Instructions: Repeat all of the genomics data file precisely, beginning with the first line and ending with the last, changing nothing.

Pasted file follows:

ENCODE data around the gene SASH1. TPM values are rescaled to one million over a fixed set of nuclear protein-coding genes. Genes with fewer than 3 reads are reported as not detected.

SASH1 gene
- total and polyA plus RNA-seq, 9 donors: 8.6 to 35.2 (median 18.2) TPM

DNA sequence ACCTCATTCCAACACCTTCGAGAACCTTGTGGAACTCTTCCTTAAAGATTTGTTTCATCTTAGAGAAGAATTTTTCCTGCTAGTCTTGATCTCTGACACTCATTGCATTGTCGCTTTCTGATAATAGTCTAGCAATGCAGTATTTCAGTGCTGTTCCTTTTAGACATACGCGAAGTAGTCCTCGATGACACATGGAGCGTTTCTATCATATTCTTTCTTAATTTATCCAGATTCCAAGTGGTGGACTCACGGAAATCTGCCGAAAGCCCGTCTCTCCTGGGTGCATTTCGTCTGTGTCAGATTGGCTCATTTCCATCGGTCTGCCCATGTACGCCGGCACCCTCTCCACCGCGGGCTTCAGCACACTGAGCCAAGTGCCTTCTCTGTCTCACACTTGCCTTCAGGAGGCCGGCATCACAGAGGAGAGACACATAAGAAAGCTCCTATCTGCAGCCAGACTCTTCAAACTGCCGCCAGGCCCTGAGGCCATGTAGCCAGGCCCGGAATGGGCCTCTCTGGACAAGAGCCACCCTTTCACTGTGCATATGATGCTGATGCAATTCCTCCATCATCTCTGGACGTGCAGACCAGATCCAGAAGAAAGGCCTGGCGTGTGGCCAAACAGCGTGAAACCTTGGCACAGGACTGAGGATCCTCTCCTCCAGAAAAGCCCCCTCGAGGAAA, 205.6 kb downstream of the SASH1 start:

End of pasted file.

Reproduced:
ENCODE data around the gene SASH1. TPM values are rescaled to one million over a fixed set of nuclear protein-coding genes. Genes with fewer than 3 reads are reported as not detected.

SASH1 gene
- total and polyA plus RNA-seq, 9 donors: 8.6 to 35.2 (median 18.2) TPM

DNA sequence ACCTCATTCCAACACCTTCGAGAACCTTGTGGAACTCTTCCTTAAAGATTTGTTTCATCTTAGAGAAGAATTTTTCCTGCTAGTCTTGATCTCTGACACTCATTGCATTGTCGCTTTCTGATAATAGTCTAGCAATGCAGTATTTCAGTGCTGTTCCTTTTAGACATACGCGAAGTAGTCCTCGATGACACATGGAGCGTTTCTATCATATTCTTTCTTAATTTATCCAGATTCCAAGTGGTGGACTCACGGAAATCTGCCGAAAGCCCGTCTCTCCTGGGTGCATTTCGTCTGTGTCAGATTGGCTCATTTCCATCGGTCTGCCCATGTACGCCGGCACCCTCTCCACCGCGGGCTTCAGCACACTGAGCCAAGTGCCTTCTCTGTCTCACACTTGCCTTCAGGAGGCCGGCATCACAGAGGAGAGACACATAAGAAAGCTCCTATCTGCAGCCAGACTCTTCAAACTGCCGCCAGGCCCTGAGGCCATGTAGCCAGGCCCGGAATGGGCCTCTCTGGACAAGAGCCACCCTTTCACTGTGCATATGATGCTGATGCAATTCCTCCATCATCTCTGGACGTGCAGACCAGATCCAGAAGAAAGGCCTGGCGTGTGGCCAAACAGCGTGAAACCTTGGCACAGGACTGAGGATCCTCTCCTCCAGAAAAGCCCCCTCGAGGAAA, 205.6 kb downstream of the SASH1 start: